So what is the explanation?
They analyzed data through 2009. Lets look at the factors the study discusses -
The transfat ban was approved in 2006 and effective in July of 2008. Hardly enough time to have an effect on the death rate.
Less than 0.6% of New Yorkers commute by bicycle as of 2009. The number was even lower in the early part of the decade. That's too small a number to have a meaningful effect.
The NY Times tells us that we're fatter than ever. So much for the effect of calorie counts and anti-fat subway posters.
Yes, the smoking rate in NY dropped from 22% in 2002 to 14% in 2009. But the *national* smoking rate dropped from 29% to 19% during that same period. Before Bloomberg the Great became mayor we already were ahead of the nation by 7%. It's by no means clear how much Bloomberg's efforts drove the recent decline and how much other factors played a part.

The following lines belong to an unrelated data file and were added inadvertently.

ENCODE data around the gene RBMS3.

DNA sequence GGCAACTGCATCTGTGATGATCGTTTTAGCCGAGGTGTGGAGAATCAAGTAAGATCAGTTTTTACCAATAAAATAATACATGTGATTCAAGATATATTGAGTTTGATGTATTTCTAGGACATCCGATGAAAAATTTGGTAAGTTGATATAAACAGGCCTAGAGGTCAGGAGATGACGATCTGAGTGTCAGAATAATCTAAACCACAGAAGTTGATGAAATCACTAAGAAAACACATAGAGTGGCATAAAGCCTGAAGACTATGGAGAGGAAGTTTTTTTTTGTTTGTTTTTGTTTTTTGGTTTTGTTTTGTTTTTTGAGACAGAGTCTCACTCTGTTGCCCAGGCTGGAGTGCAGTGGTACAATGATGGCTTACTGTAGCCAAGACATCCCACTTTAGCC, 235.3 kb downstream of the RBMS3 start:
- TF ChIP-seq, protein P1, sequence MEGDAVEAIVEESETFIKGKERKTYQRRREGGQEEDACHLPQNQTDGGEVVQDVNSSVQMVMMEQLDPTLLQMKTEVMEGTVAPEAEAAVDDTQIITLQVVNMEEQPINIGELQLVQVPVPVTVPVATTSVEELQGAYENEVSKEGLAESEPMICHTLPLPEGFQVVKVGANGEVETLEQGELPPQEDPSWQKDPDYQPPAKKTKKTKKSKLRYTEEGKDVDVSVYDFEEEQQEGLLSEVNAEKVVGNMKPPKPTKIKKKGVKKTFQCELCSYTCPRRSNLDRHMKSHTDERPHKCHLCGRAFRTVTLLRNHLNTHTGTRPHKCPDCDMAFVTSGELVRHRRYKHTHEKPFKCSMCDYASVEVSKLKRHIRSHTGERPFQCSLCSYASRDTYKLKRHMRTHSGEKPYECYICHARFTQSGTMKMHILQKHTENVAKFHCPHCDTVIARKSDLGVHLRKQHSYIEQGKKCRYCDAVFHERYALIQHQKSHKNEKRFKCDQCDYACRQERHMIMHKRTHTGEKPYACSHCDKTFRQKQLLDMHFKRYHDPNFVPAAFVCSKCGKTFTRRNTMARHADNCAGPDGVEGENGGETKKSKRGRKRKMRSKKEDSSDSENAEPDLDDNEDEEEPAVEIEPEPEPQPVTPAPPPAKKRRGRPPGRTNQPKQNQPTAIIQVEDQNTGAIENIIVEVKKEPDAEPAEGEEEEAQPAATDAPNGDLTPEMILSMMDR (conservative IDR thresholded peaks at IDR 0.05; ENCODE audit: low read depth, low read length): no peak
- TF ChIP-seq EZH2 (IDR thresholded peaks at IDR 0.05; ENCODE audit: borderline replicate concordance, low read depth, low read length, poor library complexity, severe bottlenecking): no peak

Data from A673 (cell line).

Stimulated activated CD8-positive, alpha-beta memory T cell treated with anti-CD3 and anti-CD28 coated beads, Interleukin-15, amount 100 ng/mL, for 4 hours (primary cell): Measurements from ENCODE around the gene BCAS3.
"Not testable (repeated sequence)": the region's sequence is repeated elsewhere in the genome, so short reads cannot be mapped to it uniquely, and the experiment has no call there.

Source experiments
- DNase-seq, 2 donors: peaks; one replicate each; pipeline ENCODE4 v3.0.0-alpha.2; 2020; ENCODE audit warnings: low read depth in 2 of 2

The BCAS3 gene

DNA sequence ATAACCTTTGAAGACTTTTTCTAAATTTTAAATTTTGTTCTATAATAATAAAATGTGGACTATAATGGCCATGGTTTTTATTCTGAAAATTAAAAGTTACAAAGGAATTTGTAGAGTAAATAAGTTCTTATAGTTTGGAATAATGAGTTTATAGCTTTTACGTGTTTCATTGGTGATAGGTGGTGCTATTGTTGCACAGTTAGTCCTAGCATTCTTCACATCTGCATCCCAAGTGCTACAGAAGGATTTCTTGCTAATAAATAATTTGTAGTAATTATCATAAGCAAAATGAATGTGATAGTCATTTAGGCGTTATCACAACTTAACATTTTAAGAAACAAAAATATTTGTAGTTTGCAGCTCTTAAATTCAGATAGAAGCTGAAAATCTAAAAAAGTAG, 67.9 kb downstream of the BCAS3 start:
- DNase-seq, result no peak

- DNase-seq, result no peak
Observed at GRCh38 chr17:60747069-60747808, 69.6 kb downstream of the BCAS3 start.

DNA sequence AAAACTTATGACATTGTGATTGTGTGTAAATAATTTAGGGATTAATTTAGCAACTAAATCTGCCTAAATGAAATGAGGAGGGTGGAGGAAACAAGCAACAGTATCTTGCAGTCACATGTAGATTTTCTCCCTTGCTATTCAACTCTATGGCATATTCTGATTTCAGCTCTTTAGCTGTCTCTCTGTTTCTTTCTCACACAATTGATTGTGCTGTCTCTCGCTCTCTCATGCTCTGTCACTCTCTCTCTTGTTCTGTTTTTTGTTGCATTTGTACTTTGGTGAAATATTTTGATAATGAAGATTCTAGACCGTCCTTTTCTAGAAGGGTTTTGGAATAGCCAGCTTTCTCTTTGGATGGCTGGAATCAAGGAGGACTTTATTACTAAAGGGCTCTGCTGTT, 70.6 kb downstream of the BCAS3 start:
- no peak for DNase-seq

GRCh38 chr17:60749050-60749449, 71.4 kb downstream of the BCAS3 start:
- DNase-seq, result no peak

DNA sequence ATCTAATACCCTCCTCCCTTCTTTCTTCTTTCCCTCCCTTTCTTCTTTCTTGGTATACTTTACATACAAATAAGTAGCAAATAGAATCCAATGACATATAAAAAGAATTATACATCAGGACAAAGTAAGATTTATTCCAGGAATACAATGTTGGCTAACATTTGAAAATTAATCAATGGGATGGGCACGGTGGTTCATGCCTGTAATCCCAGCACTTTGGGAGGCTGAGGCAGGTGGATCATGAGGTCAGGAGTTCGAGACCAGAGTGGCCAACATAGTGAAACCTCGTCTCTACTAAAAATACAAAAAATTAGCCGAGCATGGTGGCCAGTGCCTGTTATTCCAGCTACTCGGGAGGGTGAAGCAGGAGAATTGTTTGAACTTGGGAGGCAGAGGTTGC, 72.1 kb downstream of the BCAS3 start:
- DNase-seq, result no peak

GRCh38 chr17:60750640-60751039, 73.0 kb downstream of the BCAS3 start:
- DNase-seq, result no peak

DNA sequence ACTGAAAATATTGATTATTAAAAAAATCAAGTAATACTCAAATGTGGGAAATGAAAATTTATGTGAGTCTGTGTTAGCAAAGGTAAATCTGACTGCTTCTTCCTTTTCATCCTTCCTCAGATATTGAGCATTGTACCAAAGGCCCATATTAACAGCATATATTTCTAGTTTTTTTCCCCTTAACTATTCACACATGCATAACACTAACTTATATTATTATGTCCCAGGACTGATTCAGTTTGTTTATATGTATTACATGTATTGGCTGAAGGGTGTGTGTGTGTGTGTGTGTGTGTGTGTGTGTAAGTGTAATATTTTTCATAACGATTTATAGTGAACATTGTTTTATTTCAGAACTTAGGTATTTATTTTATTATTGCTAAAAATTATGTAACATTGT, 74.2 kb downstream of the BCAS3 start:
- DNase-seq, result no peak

That people who live in large, cosmopolitan urban areas tend to be wealthier and have better lifestyle habits than people who live in other places? And murder rates have collapsed?